SCAT CRJ2000 with 20 people crashes

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posted on Jan, 29 2013 @ 11:19 AM
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Kazakhstan air carrier SCAT has lost a Bombardier CRJ2000 carrying 15 people and five crew members. The flight departed from Kokshetau and was scheduled to arrive in Almaty, when it crashed roughly 3 miles short of the airport. Weather in the area was reported as freezing fog and low visibilty. There are no signs of survivors, and the Kazakhstan transport prosecutors office has opened a routine investigation.


Kazakhstan's transport prosecutor's office has opened an inquiry into the crash of an aircraft operated by local carrier SCAT.

The prosecutor's office identifies the aircraft as a Bombardier CRJ200 and states that it came down 5km from its destination, Almaty, at about 13:00.

Flight DV760 from Kokshetau had been due to arrive at Almaty, the primary business centre of Kazakhstan, at 12:55 according to the flight status board at the city's international airport, which subsequently listed the service as a "late arrival".

www.flightglobal.com...

The aircraft was identified as UP-CJ006, serial number 7413, originally built in 2000. The aircraft had operated over 25000 hours in service, with its last maintenance being in June of 2011.


Kazakhstan's transport ministry has identified the SCAT Bombardier CRJ200 involved in an accident outside the city of Almaty as a 13-year old airframe.

It states that the aircraft - registered UP-CJ006, with serial number 7413 - was originally built in 2000.

The ministry states that the aircraft had logged just over 25,700h in operation spanning 22,975 cycles, and gives the date of its "last repair" as June 2011.

www.flightglobal.com...




posted on Jan, 29 2013 @ 11:45 AM
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Interesting.... this is the area that has been getting hit with a large earthquake swarm today and yesterday...

I'm sure a powerful energy weapon that "could" create earthquakes would down any jet or plane that flew "through" the beam.....

edit on 29-1-2013 by chaakin because: (no reason given)



posted on Jan, 29 2013 @ 11:48 AM
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reply to post by Zaphod58
 



I was trying to find a pic of that type of plane, since I have no idea what any of those numbers mean. Still not sure how big it is, but I did find this↓. The pic doesn't show much, aside from showing that the visibillity is/was definitely poor.


[color=ADC7C1]Kazakh rescue workers emerge from the fog at the crash site of a passenger plane near Almaty, Kazakhstan, Tuesday, Jan. 29, 2013. The jet carrying 21 people crashed Tuesday in heavy fog killing all on board, the airline said.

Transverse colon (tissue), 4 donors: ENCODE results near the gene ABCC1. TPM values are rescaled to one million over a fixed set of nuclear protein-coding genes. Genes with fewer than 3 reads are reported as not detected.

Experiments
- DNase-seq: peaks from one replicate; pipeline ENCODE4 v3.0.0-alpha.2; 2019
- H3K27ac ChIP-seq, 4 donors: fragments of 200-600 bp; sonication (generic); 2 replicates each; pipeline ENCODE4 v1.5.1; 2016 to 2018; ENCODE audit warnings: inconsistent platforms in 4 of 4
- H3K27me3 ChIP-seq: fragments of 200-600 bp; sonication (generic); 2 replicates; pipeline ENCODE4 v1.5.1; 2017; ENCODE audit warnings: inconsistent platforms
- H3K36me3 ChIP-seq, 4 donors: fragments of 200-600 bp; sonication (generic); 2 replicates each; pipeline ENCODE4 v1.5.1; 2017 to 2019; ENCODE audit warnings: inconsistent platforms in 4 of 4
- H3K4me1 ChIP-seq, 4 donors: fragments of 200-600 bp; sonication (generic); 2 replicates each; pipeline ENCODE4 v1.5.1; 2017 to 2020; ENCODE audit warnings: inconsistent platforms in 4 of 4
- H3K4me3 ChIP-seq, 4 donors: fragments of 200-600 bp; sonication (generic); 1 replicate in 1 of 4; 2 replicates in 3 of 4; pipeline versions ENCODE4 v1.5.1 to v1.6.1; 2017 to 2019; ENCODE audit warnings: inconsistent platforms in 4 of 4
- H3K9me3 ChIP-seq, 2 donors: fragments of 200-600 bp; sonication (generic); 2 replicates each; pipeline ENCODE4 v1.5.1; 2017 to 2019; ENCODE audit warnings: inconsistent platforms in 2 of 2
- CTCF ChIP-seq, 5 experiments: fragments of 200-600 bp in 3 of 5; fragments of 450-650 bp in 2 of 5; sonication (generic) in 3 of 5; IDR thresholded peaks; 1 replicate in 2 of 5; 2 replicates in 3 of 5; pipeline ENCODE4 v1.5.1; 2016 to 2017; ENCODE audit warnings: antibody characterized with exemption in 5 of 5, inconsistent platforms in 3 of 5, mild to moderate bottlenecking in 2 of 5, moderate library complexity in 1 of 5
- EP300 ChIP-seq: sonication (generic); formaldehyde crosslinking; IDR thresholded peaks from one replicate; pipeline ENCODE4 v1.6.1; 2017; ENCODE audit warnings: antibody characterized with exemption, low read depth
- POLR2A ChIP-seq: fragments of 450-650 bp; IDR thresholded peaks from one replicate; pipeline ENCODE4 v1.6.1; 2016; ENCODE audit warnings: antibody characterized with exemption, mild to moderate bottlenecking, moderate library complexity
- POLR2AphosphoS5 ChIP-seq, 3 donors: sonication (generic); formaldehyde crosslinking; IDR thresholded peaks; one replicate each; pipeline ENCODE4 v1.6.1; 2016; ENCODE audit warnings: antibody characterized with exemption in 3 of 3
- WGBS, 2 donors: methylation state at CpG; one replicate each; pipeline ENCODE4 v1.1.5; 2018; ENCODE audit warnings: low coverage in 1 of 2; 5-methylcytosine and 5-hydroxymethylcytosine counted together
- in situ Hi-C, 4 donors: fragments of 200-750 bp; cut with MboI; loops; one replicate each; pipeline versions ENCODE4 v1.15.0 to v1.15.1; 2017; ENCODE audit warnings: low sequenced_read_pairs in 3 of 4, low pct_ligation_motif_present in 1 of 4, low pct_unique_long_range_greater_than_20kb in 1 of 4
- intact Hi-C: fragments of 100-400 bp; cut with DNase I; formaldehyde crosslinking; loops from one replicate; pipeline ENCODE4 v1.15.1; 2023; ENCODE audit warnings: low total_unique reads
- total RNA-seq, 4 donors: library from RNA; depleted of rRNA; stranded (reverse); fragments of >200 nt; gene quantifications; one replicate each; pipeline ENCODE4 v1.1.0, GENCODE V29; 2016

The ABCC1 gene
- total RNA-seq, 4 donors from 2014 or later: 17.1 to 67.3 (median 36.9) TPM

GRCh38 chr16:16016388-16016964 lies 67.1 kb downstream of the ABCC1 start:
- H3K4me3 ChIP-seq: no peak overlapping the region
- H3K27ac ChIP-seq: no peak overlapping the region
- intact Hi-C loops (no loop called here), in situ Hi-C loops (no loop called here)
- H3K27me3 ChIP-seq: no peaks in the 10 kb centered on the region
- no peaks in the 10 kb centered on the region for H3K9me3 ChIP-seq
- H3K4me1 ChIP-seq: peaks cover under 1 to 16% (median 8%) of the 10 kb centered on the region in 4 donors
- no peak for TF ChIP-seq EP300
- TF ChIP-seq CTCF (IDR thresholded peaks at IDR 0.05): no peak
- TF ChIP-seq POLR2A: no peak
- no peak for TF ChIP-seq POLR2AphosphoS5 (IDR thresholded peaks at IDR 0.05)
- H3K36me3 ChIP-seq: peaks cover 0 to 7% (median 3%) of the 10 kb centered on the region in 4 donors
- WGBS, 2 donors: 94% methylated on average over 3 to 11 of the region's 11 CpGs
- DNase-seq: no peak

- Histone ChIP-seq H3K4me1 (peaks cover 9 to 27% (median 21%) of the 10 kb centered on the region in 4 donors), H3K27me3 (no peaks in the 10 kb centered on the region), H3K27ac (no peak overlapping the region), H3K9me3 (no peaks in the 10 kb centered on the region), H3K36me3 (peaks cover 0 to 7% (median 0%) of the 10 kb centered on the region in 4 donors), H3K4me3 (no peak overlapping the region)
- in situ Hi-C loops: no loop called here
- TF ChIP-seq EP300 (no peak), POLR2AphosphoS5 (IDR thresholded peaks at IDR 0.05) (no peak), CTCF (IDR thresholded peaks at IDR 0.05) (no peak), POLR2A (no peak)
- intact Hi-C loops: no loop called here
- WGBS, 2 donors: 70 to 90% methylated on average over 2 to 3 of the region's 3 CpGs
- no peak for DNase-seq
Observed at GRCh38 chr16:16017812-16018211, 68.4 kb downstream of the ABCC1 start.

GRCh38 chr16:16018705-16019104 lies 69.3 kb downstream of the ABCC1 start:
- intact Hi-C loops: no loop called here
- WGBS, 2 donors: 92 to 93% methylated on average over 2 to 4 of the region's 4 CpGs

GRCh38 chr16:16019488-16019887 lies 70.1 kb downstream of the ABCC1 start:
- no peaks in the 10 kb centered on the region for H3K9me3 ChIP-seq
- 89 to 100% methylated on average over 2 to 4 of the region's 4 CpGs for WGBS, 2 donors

www.csmonitor.com...







P.S. 25,000 Hours, is that a lot?





edit on 1/29/13 by BrokenCircles because: (no reason given)



posted on Jan, 29 2013 @ 12:02 PM
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reply to post by BrokenCircles
 


This is the aircraft that crashed.



Hours is important so that you know when you have to do certain maintenance checks, but cycles is more important to life span of the aircraft. One cycle is a take off and landing. The reason that they are important is because every time you pressurize the aircraft you are expanding the fuselage, and then shrinking it when you depressurize at the end of the flight. So you're basically taking the metal and flexing it.

For a short haul plane, 25,000 hours is pretty common. So is a high number of cycles, although this one apparently was used for some longer haul flights prior to going to SCAT, because it only has 22,000 cycles in 12 years.



posted on Jan, 30 2013 @ 06:26 PM
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The Russian Interstate Aviation Committee has taken control of the CVR and FDR from the crashed aircraft and will analyse them. SCAT has confirmed there were 16 passengers, including one child, and 5 crew on board the aircraft when it crashed. It was the first accident of the type in the country.

The Captain of the flight had over 1,000 hours in type, and over 18,000 hours total time. The crew is reported as being healthy and prepared for the flight. The aircraft had a 2A check in mid December. A 2A check is basically like an oil change and PM for the aircraft, where they check for any major issues with the aircraft at the same time.





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